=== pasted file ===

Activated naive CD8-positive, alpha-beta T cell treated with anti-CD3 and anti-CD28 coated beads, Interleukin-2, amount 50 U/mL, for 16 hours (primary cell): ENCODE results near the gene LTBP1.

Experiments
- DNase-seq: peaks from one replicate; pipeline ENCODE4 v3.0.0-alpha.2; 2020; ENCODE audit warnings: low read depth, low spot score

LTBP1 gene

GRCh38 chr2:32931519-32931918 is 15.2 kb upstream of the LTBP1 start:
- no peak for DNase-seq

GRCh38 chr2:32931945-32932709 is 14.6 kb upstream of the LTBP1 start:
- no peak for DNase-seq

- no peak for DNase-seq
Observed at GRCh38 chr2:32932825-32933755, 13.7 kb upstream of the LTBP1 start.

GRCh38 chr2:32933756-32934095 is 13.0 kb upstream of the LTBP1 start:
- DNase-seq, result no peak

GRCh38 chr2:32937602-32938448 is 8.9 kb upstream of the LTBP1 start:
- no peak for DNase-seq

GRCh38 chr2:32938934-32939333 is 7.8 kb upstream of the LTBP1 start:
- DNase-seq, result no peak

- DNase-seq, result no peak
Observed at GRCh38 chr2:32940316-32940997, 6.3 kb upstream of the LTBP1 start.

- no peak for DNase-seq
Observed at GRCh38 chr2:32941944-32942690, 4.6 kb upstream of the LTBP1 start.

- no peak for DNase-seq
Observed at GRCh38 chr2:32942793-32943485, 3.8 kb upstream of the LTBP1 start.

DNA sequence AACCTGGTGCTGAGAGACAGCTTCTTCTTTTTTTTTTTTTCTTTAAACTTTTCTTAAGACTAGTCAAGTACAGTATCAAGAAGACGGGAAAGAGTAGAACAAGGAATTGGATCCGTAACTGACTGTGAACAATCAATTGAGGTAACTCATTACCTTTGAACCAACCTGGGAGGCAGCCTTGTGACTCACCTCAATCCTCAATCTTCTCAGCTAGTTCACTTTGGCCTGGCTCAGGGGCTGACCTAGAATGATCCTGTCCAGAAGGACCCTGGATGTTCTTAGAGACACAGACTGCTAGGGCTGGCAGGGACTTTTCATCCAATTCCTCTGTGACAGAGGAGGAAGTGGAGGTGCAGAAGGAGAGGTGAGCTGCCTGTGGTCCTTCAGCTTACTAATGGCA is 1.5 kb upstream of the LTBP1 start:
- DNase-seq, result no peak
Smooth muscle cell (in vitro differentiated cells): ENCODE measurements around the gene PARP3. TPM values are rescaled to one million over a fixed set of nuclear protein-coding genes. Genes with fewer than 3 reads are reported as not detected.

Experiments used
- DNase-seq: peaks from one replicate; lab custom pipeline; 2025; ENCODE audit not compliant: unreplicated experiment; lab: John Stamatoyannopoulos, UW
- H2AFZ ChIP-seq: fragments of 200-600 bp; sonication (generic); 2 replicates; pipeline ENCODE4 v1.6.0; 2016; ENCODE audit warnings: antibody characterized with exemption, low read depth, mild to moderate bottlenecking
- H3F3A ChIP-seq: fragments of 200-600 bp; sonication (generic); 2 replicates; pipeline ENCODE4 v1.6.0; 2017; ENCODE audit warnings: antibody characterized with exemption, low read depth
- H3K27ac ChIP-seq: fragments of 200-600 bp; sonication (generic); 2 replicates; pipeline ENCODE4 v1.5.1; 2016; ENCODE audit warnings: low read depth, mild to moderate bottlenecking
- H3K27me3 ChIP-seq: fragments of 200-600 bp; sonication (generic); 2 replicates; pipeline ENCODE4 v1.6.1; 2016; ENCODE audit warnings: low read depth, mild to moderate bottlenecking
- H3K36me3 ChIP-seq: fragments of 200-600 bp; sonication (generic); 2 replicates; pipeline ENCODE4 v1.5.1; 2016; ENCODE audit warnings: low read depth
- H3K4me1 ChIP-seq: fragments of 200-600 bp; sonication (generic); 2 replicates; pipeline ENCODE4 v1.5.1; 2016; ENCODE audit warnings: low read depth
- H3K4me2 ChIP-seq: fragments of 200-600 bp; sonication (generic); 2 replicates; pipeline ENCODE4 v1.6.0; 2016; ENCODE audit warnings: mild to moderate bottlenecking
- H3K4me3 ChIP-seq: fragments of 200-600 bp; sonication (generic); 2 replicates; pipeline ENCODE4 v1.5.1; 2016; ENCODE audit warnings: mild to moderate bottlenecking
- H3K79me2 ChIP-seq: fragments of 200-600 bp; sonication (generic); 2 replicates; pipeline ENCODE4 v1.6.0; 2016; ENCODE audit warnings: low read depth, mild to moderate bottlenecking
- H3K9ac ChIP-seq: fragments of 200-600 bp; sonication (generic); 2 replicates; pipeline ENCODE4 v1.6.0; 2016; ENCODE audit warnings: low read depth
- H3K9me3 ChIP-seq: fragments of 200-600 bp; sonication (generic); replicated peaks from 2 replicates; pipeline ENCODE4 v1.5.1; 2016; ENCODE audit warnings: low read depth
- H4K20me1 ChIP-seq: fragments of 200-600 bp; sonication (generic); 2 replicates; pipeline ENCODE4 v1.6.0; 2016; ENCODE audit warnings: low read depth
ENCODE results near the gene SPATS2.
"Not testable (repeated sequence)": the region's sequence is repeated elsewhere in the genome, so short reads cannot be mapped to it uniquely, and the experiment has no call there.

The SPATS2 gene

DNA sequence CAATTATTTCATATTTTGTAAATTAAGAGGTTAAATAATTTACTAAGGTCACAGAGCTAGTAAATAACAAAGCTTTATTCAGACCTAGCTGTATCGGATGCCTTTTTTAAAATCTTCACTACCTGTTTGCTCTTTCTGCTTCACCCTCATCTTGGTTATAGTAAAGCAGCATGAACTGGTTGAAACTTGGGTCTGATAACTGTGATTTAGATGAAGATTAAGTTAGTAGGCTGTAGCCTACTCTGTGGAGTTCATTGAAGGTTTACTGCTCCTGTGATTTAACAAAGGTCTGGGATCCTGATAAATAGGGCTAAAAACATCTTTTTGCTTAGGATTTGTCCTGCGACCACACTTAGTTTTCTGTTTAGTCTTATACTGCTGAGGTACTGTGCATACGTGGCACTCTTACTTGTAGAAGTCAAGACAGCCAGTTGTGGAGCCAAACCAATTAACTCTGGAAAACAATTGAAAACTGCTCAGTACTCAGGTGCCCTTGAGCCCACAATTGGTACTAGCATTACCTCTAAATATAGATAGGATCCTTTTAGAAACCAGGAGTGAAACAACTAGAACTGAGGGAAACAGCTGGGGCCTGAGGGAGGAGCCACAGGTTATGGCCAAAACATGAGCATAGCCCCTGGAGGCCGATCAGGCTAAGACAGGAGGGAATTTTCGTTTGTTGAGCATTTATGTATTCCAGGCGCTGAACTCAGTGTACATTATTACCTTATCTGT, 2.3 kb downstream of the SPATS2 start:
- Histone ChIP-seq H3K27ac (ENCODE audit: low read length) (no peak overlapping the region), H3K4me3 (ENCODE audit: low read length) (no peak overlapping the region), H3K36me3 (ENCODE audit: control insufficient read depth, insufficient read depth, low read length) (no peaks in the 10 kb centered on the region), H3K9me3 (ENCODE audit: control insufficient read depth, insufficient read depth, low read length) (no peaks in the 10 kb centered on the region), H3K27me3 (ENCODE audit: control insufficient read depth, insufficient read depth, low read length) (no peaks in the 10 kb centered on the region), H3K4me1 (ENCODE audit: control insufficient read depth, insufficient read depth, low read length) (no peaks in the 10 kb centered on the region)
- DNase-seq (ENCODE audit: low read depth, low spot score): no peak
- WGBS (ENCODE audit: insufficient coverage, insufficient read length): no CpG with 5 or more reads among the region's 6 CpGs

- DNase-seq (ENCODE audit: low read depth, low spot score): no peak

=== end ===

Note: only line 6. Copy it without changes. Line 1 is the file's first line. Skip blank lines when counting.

- no peak for DNase-seq